Hyundai Inster is a 217-mile EV city car priced from £22,000

Hyundai Inster front quarter
Hyundai Inster front quarter

Inster measures 3.8m long, 1.6m wide and 1.6m tall

Hyundai is gearing up for an assault on the mainstream electric car market with the new Inster, its smallest and most affordable EV yet.

It is based on the Hyundai Casper, a diminutive city car that has so far been sold exclusively with a petrol engine in the Korean market. Its platform has been stretched by 230mm (with a 180mm of that growth in its wheelbase), improving both practicality and the available space for an underfloor battery pack.

The Inster measures 3.8m long, 1.6m wide and 1.6m tall, which positions it between the Dacia Spring and the Citroën ë-C3. Despite the car's smaller footprint, Hyundai insiders are confident that the Inster is as practical as its five-seat rivals, thanks to its efficient packaging and configurable interior. Its wheelbase almost matches that of the larger Hyundai i20, for example, and the Inster’s four seats are more versatile than those in traditional hatchbacks. Each can be folded completely flat and the two rear seats are also capable of sliding and reclining to open up more leg room or boot space as it’s needed.


The Inster will be offered with two battery and motor configurations at launch. Entry-level cars get a 96bhp front-mounted drive unit that delivers a 0-62mph sprint time of 11.7sec and a top speed of 87mph. It’s paired with a 42kWh battery pack, which is claimed to deliver a range of 186 miles between charges.

The flagship ‘long-range’ Inster is boosted to 113bhp and 49kWh, taking its range to 217 miles and its top speed to 93mph, while reducing its 0-62mph time to 10.6sec.

Both versions use the nickel-cobalt-manganese (NCM) chemistry and all Insters get a heat pump and 85kW (DC) charging capabilities as standard.

Although those specifications place the Inster roughly on a par with its class mates, Hyundai believes that it will stand out for its interior connectivity and on-board technologies. Inside, all versions get a pair of 10.25in displays (an instrument panel and an infotainment touchscreen), and you can use your smartphone as a ‘key’ to unlock and start the car.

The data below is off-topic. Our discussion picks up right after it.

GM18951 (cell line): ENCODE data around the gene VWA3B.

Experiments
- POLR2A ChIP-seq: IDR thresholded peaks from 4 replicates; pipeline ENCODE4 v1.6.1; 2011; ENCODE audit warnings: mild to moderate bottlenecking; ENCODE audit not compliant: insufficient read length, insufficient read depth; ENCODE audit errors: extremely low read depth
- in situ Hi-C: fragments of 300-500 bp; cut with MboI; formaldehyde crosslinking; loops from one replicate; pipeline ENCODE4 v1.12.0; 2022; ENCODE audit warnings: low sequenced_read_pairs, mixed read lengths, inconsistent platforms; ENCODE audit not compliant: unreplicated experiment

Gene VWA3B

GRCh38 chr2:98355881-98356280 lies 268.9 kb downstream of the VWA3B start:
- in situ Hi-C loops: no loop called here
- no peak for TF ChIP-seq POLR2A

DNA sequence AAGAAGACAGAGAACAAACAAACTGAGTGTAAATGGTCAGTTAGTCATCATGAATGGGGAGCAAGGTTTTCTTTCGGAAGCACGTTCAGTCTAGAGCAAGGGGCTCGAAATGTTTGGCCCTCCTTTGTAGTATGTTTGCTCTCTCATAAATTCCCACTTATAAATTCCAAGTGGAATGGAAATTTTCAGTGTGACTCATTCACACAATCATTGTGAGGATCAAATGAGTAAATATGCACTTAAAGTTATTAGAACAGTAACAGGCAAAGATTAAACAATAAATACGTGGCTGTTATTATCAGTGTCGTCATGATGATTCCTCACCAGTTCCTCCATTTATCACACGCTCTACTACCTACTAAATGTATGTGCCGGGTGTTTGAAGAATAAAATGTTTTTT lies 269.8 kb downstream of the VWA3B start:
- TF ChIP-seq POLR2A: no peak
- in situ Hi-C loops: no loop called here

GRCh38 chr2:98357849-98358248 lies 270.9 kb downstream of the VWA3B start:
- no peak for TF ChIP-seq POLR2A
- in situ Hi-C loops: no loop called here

Hyundai Inster rear quarter
Hyundai Inster rear quarter

The Inster also gets Hyundai’s full suite of driver assistance technologies, including a 360deg parking camera and adaptive cruise control. Additionally, it receives the brand’s novel blindspot monitoring system, which projects a camera image of your rear quarter view onto the instrument panel as you indicate.

Deliveries of the Inster will start by spring next year and prices are set to start at around £22,000. Specifications for the UK market have yet to be finalised, but Autocar understands it is possible that only the longer-range car will be offered here.

“We believe we will start electrification not only for the early adopters but for the mass market,” said Paolo Gnerro, product planning manager for Hyundai Motor Europe. Gnerro explained that the company is targeting two new types of customers with the Inster: “very young”, potentially buying their first new cars; and “empty-nesters – families with kids already [moved out of] home, mainly in their 50s” – who want a second car for running errands.

Hyundai Inster interior - seats folded
Hyundai Inster interior - seats folded

He added that he believes the Inster will operate outside the traditional size-bound segments, pointing to changing customer behaviours with EVs. Gnerro said: “They were not saying this is a 3.8m car; it’s A-segment. They were segmenting the cars depending on the range, no matter the size of the car. For them, a 350km [217-mile] range car is comparable to another 350km car, no matter what the size is.”